Wayne State charges outrageous FOIA fees to keep records from going public

Wayne State University. Photo by Steve Neavling.
Wayne State University. Photo by Steve Neavling.

Wayne State University is doing its best to keep damaging records from being released to the public.

Two weeks after the publicly funded university denied that President M. Roy Wilson used a personal chef to host parties with gourmet meals, Wayne State is now charging Motor City Muckraker $542 for records about the chef and a copy of the guest lists for the dinners. The university claims it will take eight hours at $67.77 an hour to gather records for a chef that Wayne State had denied existed.

WSU President Roy Wilson
WSU President M. Roy Wilson

In another Freedom of Information Act request, Muckraker asked for records of Wilson’s travels, which includes the price of meals, plane tickets and hotels. To gather those records, the university insists it will take 14 hours at $43.19 an hour for a total of $605.

Wayne State also is charging Muckraker $559 for 20 to 30 emails that contain the phrase “Motor City Muckraker.” The university is charging up to $164 an hour to redact parts of the e-mails that are supposedly exempt from FOIA.

In each instance, Wayne State failed to provide the records within 15 business days, as required by state law. Instead, the university waited until the 15 days expired before hitting us with hefty bills and then claimed it would take two to three additional weeks to provide the records.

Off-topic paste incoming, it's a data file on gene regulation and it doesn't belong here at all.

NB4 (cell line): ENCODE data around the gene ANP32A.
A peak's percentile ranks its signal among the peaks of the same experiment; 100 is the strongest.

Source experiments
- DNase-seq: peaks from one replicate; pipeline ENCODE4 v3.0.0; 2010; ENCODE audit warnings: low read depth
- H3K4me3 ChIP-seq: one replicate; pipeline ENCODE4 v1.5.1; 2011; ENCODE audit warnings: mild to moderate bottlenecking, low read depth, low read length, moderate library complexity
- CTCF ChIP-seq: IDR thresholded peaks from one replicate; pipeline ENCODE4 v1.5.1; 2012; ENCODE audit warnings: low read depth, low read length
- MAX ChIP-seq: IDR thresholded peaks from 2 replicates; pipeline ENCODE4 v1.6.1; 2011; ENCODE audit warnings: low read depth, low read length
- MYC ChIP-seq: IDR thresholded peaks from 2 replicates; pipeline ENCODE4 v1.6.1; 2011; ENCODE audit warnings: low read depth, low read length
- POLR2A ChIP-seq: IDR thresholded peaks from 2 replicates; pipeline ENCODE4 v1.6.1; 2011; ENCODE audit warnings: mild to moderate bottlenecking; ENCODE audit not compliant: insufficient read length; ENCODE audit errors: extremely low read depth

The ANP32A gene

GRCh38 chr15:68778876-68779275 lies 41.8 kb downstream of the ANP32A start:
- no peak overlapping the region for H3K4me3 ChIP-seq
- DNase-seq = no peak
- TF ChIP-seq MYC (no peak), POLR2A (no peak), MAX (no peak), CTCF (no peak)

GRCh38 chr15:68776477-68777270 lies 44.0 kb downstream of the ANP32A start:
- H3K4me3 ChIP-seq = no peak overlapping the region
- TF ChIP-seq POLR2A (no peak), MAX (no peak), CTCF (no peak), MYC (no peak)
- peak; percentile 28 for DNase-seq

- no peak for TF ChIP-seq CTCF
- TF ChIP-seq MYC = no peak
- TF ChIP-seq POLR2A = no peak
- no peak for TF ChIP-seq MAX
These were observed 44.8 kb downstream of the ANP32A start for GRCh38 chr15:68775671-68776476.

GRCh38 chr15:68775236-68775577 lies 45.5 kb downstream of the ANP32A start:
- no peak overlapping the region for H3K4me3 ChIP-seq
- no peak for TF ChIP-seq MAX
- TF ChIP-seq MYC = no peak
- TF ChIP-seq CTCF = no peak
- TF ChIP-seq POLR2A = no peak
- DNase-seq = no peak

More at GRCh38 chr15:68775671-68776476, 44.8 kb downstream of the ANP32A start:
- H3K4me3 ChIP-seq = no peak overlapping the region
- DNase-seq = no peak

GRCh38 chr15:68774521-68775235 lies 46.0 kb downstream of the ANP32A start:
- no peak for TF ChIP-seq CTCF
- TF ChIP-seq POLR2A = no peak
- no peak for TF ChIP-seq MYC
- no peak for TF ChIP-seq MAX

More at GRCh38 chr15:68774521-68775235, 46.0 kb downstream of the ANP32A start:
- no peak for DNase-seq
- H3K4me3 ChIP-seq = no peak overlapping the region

Motor City Muckraker, which successfully sued the city of Detroit for withholding fire hydrant records last year, is consulting with attorneys to appeal or file suit against Wayne State, which has declined to comment for this story.

The state’s FOIA law enables the public to sue for delays and excessive fees. Courts may also fine public institutions for excessive FOIA costs.

In the past two months, Motor City Muckraker has revealed:

The problems at Wayne State prompted one board member, Dana Thompson, to release a statement about the lack of transparency and accountability at the university at a time when students are being asked to pay more for their education.

Wayne State has increased tuition 152% since 2003, while spending tens of millions of dollars on new building projects and cosmetic improvements.

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Steve Neavling

Steve Neavling lives and works in Detroit as an investigative journalist. His stories have uncovered corruption, led to arrests and reforms and prompted FBI investigations.